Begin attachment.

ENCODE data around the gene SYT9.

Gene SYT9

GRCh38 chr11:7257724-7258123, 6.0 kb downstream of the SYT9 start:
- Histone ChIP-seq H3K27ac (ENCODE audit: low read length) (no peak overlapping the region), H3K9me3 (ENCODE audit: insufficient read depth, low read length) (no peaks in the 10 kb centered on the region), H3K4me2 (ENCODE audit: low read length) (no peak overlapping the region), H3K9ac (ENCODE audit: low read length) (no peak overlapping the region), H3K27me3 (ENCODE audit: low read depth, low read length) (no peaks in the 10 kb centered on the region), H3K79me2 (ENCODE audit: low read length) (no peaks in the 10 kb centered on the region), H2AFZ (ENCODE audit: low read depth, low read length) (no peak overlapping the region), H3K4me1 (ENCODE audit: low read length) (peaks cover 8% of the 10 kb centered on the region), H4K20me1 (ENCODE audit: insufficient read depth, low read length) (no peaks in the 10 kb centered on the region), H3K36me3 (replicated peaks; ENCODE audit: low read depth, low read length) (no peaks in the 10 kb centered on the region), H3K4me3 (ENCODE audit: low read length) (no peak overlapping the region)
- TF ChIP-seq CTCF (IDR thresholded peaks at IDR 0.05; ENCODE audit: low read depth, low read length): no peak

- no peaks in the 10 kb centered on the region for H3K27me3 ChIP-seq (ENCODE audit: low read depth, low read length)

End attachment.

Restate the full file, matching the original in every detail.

ENCODE data around the gene SYT9.

Gene SYT9

GRCh38 chr11:7257724-7258123, 6.0 kb downstream of the SYT9 start:
- Histone ChIP-seq H3K27ac (ENCODE audit: low read length) (no peak overlapping the region), H3K9me3 (ENCODE audit: insufficient read depth, low read length) (no peaks in the 10 kb centered on the region), H3K4me2 (ENCODE audit: low read length) (no peak overlapping the region), H3K9ac (ENCODE audit: low read length) (no peak overlapping the region), H3K27me3 (ENCODE audit: low read depth, low read length) (no peaks in the 10 kb centered on the region), H3K79me2 (ENCODE audit: low read length) (no peaks in the 10 kb centered on the region), H2AFZ (ENCODE audit: low read depth, low read length) (no peak overlapping the region), H3K4me1 (ENCODE audit: low read length) (peaks cover 8% of the 10 kb centered on the region), H4K20me1 (ENCODE audit: insufficient read depth, low read length) (no peaks in the 10 kb centered on the region), H3K36me3 (replicated peaks; ENCODE audit: low read depth, low read length) (no peaks in the 10 kb centered on the region), H3K4me3 (ENCODE audit: low read length) (no peak overlapping the region)
- TF ChIP-seq CTCF (IDR thresholded peaks at IDR 0.05; ENCODE audit: low read depth, low read length): no peak

- no peaks in the 10 kb centered on the region for H3K27me3 ChIP-seq (ENCODE audit: low read depth, low read length)